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Economic Outlook - Wisdom from Robert Albertson
As the year begins to wind down and budgets to firm up, the economic outlook hasn’t cleared out much. Robert Albertson, Chief Strategist of Piper, Sandler, remained undaunted, although unclear.
There are five NEVER BEFORE’s, says Robert.
1. Rising rates in a growing economy.
2. Unsustainably low rates for the last decade plus.
3. Pandemic shut down the global economy, which is still affecting us.
4. Ukraine war and its impacts on exports.
5. Unexplainable dynamics of workforce shrinking participation rate.
Too many unprecedented developments make predicting the future, even the very near future, most difficult.
There are several economic factors to consider:
1. The economy is decelerating from 6% growth in 2021 to under 2% growth this year, with anticipated stagflation in 2023. The Fed’s quantitative tightening is beginning to take effect, while consumer spending will wane by yearend or shortly thereafter as they drain the COVID grants in their savings accounts. The commercial sector is experiencing downward investment trends and is expected to continue that trend into 2023, and the labor force is extremely tight and not expanding. Strong loan demand will not persist as all the trends above take fuller effect.
2. Inflation is becoming in-moored. Commodities, general pricing power, wage growth, labor shortages, various bottlenecks including transportation and 6%+ inflation will take their toll on the economy in 23023 and beyond.
3. Where Fed Funds will land is anyone’s guess. Our CEO group Collectively predicted 5.5%-6% by June 2023.
4. The regulatory environment for banks is increasingly worrisome, making it harder to get things done. Fed, SEC, OCC and CFPB leads are less centrists than their predecessors. The regulatory environment remains unfriendly, particularly on M&A.
The 3Q22 earnings season is also wrapping up, and the following themes are emerging:
1. Net Interest Margins sharply exceed estimates.NIM gains of 30-40bp are now common due to rising interest rates, favorable asset mix changes and low (unsustainable) deposit betas.
2. Net Interest Income is also exceeding expectations, buoyed by robust loan growth, typically in solid double digits led by commercial and accelerating credit card receivables.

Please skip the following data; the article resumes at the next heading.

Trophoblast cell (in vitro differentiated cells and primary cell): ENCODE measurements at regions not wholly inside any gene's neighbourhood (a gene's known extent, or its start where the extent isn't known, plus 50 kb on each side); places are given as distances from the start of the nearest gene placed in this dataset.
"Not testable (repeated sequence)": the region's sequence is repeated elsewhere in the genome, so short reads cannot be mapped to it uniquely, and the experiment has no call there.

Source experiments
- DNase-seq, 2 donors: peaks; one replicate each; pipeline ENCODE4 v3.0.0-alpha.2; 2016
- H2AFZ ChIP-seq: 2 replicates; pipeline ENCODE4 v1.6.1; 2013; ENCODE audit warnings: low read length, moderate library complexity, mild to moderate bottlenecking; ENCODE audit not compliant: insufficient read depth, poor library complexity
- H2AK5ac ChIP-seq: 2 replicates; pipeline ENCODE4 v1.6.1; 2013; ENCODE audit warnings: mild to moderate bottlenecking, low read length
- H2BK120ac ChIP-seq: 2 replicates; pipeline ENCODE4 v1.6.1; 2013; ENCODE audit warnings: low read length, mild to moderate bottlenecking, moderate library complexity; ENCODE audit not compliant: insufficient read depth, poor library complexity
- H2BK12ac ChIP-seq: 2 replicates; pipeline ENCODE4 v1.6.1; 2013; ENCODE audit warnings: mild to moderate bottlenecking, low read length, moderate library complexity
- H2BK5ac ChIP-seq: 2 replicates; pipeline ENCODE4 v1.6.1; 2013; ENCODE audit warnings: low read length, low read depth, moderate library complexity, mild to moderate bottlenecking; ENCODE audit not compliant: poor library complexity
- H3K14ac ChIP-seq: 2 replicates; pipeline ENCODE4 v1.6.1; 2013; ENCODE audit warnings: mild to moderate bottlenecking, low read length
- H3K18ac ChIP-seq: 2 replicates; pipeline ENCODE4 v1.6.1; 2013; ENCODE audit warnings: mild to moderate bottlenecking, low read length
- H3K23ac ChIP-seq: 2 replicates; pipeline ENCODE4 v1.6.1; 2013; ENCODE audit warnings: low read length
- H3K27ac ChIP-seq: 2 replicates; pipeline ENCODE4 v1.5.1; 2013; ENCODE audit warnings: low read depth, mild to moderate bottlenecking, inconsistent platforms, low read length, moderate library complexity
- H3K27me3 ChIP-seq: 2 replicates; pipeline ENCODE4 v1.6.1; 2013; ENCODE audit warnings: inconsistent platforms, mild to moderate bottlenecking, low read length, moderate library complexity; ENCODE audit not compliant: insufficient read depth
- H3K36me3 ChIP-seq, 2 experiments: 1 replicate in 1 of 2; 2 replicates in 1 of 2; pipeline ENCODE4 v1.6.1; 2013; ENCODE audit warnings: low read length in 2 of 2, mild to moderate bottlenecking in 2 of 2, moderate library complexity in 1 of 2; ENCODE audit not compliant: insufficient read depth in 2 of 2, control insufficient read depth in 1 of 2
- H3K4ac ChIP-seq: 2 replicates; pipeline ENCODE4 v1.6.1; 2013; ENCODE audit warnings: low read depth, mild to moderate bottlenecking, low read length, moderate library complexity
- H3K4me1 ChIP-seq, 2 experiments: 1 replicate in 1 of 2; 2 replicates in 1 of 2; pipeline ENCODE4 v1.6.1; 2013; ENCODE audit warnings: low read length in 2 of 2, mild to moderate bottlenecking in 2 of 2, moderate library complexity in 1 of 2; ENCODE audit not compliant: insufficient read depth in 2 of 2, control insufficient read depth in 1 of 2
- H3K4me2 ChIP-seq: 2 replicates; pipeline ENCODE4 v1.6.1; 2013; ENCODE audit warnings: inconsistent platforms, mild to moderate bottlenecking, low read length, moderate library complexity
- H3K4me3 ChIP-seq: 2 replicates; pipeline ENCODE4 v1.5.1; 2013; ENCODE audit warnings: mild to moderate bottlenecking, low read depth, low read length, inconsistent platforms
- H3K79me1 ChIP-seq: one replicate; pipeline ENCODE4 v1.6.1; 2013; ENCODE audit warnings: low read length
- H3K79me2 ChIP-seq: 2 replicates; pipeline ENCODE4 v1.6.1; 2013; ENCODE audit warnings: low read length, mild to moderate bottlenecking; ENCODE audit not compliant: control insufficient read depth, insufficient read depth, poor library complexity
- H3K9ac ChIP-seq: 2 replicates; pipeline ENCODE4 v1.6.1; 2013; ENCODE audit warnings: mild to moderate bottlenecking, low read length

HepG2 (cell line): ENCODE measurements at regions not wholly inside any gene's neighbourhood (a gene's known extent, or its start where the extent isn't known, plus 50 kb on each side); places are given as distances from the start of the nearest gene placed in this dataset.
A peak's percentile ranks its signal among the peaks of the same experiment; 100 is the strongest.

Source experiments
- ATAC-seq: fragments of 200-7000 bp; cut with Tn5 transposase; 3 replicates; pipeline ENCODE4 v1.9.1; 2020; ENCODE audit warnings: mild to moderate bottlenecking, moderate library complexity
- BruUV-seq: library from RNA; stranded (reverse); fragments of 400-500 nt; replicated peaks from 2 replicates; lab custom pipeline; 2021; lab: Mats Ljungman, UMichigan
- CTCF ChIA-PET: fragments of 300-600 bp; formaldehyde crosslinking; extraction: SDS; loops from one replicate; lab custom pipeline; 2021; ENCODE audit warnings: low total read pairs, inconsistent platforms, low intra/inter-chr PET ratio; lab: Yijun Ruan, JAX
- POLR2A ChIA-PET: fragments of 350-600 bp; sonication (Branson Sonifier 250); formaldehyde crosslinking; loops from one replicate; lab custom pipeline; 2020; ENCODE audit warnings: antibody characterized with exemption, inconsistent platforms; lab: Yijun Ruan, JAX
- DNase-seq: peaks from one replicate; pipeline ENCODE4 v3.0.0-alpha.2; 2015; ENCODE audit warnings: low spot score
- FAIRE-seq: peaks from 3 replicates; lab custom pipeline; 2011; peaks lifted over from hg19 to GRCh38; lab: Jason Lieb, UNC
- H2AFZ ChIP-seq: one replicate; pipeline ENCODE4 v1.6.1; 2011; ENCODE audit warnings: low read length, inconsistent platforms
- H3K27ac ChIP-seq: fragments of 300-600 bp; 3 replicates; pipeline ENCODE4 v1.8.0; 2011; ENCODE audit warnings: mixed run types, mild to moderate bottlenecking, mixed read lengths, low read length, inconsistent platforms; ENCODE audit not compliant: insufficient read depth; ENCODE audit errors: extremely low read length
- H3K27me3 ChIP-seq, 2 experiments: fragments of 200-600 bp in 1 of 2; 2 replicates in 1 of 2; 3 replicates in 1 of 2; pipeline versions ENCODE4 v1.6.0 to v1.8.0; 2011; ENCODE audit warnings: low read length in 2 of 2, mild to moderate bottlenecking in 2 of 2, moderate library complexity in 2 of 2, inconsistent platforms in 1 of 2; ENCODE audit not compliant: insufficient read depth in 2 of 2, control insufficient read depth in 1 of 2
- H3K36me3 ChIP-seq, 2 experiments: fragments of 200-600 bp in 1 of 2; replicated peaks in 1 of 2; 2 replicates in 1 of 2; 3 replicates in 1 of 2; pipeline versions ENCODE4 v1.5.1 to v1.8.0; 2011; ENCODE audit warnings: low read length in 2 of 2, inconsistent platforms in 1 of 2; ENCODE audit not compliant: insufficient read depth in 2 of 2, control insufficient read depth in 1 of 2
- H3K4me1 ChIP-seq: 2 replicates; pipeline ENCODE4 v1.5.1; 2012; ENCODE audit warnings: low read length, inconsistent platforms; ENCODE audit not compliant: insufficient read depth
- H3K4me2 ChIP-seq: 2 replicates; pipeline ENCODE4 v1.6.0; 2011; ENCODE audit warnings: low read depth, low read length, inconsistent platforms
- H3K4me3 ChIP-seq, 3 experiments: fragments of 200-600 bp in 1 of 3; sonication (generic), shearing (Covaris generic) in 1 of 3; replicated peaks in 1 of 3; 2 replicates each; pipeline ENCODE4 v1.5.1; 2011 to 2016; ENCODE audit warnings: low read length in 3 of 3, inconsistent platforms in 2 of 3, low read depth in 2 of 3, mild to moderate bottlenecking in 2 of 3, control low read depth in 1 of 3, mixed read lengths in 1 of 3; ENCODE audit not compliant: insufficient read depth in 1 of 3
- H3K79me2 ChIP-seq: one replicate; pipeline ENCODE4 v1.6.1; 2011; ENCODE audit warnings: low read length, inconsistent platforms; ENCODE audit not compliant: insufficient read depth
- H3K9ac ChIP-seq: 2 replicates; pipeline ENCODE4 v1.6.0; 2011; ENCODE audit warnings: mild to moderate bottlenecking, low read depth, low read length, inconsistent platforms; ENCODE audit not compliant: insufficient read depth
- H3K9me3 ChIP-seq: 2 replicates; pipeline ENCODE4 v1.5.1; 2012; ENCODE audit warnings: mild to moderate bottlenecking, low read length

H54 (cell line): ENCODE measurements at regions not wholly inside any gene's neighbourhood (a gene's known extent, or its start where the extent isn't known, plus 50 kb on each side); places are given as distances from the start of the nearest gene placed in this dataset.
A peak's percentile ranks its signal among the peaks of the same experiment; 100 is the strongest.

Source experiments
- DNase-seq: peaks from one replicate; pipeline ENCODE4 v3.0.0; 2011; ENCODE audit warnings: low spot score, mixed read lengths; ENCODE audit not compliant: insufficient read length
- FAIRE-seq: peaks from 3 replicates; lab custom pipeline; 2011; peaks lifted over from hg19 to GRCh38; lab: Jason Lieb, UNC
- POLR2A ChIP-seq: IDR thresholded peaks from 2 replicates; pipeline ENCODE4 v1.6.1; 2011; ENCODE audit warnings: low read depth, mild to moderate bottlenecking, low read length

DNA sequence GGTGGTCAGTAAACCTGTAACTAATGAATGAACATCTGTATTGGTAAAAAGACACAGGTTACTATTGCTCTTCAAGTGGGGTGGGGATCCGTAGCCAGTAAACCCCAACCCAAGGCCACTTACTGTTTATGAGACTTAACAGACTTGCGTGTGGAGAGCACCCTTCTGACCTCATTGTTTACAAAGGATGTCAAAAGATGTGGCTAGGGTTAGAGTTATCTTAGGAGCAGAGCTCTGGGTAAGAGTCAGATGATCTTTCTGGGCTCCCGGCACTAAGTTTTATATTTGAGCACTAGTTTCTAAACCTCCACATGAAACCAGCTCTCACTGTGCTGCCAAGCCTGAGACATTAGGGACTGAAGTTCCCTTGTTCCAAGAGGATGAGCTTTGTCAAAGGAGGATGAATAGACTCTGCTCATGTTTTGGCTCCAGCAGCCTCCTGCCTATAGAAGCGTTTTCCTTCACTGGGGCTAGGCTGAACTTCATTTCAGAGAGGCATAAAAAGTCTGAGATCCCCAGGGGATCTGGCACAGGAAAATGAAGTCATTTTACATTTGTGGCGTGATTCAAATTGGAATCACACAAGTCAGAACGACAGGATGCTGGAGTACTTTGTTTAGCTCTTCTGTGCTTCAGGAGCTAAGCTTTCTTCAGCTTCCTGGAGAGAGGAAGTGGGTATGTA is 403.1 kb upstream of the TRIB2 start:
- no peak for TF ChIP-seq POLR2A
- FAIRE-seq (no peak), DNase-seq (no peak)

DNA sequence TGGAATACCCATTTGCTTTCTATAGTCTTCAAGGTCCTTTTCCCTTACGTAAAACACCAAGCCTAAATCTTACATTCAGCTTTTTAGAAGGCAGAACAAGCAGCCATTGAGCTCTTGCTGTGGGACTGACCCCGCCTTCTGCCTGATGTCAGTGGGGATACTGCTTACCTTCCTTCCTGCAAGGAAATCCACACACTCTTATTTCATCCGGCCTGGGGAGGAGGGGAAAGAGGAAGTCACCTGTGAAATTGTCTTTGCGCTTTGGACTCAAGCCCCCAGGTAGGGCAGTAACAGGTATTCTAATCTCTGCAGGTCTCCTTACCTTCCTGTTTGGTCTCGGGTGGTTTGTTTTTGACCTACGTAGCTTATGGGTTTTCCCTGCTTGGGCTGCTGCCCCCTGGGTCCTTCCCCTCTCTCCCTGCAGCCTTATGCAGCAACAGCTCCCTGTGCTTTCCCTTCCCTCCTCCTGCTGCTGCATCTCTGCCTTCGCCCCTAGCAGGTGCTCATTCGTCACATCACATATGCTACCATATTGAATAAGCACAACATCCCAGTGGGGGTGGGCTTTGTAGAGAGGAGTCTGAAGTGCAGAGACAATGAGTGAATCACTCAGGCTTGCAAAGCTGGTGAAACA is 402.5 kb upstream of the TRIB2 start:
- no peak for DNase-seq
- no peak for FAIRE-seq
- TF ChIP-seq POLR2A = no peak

3. Bank managements confirm resilient consumer spending, although many are hinting at a likely slowdown next year as access pandemic-related savings are being drained.
4. Deposit growth has decelerated markedly, with expectations for negative balances going forward while deposit betas expected to rise to 30-40%.
5. Credit performance continues to astound, with many reporting declines in delinquencies. At the same time, banks are commencing building their loan loans reserves in anticipation of a meaningful downturn sometime in 2023.
6. AOCI-driven declines in tangible equity ratios are typically ignored by managements but get in the way of M&A pricing activities, and eventually could impact TCE ratios below regulatory tolerance.
In conclusion, 2023 is shaping up to be a year of mixed trends and contradictory forces, with an overall leaning toward the negative: a stressed economic environment, difficult regulatory posture and pricing pressures on deposits including core deposits. This is a year where laser-sharp focus on execution and efficiency will yield the performance differentials we are all looking for, while maintaining and intensifying risk management across the board, with special focus on credit and regulatory risks.
New in the Nest:
This column will offer fool proof recipes, restaurant suggestions and other foodie tidbits for your consideration and consumption.
You can find more tasty recipes in the Recipe Archive